established that BRCA1-BCs show a specific morphoclinical pattern. The differences are more evident for
BRCA1and has been more extensively studied. One of the most important applications of this information
would be its use as a guide for genetic testing.
In multivariate analysis the two more discriminant morphoclinical parameters
available for establishing the BRCA1 status, in addition to an early age, are Estrogen receptor
negativity (ER-) poor tumor differenciation (TD3)
. The medullaty phenotype had also a strong factor
of presumption. In order to evaluate the economic impact, we tested the efficacity of these two
parameters as BRCA1 germline mutation indicators in a population based of women who developed a breast
cancer by the age of 35 years, regardless of their family history. A high rate of 28.6% of BRCA1
mutations was found to occur in the group of tumors with both ER-and TD3 versus only 3.6% in tumors with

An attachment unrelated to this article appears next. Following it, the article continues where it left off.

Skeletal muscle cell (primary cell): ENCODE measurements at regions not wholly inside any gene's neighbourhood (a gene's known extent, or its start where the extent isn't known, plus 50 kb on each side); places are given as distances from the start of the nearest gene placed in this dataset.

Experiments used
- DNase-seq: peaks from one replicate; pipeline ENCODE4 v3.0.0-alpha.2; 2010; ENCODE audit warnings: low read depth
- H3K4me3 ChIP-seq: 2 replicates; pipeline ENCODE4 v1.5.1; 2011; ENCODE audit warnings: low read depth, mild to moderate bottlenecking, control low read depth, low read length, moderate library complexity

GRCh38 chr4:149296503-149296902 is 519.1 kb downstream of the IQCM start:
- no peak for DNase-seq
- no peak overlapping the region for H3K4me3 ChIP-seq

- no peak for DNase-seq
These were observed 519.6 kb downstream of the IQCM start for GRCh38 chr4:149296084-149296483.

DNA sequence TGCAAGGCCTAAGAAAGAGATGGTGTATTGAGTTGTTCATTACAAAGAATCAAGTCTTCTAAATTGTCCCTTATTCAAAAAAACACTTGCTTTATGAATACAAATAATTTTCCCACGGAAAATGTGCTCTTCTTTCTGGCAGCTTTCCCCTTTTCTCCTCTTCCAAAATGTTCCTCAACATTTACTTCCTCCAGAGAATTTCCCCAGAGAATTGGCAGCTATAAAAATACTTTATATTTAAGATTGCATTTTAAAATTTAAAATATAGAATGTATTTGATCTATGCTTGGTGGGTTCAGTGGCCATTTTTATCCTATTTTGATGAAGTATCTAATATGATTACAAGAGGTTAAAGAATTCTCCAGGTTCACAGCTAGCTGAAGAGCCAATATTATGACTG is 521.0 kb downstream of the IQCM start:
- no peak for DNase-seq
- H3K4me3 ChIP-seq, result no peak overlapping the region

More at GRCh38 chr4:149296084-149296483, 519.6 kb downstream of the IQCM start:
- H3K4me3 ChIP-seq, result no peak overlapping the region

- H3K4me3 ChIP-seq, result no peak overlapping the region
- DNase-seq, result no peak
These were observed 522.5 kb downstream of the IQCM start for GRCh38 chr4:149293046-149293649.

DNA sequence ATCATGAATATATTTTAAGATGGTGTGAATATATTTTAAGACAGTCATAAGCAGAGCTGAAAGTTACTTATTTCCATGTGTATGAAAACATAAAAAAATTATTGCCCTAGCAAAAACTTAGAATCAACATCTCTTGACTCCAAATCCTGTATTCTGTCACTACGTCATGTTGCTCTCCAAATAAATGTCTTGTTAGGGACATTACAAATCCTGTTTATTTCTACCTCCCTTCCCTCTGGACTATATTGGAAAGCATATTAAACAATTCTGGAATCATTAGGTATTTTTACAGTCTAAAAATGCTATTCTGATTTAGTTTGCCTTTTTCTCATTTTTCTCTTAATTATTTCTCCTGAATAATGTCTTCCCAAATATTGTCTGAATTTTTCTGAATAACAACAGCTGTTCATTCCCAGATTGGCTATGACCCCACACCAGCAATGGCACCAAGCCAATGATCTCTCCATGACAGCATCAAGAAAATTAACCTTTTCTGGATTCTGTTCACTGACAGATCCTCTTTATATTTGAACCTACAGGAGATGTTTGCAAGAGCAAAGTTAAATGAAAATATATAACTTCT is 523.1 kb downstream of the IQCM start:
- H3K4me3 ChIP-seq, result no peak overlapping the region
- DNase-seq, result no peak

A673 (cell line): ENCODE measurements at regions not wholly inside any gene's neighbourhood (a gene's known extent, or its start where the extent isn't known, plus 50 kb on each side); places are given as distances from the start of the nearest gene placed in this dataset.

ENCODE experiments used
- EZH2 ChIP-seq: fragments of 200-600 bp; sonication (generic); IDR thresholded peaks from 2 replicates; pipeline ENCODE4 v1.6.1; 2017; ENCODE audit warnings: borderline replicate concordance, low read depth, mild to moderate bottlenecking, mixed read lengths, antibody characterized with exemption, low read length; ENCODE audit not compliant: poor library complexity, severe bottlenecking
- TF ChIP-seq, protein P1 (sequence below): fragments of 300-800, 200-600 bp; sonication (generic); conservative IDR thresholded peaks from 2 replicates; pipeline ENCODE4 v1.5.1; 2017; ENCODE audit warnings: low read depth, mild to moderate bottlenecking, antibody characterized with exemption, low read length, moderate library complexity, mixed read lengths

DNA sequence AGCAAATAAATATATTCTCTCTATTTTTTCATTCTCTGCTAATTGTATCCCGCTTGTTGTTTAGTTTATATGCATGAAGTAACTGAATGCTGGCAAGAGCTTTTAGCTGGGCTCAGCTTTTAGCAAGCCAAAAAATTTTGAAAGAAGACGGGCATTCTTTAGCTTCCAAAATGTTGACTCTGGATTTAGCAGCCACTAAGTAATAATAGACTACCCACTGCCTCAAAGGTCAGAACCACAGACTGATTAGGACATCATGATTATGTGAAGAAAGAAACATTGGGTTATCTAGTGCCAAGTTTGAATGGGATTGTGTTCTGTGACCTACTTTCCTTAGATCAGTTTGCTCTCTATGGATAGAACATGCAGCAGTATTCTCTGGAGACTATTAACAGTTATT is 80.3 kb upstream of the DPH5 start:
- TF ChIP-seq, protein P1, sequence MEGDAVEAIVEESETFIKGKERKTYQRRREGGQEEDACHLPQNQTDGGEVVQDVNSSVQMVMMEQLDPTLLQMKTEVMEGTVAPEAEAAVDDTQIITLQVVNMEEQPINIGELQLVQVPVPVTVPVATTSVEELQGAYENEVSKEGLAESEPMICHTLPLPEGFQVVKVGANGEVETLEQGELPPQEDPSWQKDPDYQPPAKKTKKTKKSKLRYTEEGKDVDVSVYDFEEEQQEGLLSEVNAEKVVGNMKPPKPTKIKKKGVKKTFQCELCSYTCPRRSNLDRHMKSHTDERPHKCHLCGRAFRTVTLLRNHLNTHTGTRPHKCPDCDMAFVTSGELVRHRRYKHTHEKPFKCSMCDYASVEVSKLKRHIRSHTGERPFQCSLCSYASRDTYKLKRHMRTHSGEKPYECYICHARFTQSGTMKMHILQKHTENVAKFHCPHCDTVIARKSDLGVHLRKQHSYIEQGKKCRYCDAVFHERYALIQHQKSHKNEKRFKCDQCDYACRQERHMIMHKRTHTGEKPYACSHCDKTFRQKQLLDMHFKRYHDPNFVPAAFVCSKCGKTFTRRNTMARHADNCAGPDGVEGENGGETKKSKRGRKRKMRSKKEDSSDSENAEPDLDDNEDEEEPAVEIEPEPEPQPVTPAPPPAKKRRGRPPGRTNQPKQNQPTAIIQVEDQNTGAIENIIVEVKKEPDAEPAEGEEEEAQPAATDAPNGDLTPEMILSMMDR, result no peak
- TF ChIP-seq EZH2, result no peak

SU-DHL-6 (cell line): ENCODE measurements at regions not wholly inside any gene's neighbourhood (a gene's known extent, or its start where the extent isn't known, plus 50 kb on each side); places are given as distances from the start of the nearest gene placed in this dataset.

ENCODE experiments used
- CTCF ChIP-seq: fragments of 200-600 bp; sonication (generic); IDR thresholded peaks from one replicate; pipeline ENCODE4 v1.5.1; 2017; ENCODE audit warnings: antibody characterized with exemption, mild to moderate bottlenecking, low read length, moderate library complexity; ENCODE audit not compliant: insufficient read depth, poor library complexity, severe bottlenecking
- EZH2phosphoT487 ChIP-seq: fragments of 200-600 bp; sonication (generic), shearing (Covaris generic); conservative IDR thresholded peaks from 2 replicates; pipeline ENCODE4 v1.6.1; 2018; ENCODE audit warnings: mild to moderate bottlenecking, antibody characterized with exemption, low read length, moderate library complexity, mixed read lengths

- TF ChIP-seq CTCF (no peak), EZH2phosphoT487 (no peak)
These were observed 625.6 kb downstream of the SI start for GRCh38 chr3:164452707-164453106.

other profiles (p=0.007)
Adding to these parameters the basal phenotype increased the likelihood to be BRCA1. In this sense
Lakhani suggested that bases on ER, CK5/6, CK14, conduct to better sensibility and positive predictive
value than familial history.
In our hand the association of Grade3, MS110 negativity, Lys 27 negativity and vimentin positivity
conduct to a probability of BRCA1 mutation close to 80%.
A major limitation of the use of the morphological criteria in clinical setting is the lack of
specific features of BRCA2, and non BRCA1/2 carcinomas. Most familial cancers are not associated with
BRCA1or BRCA2 germline mutations, so it is particularly important to best define these familial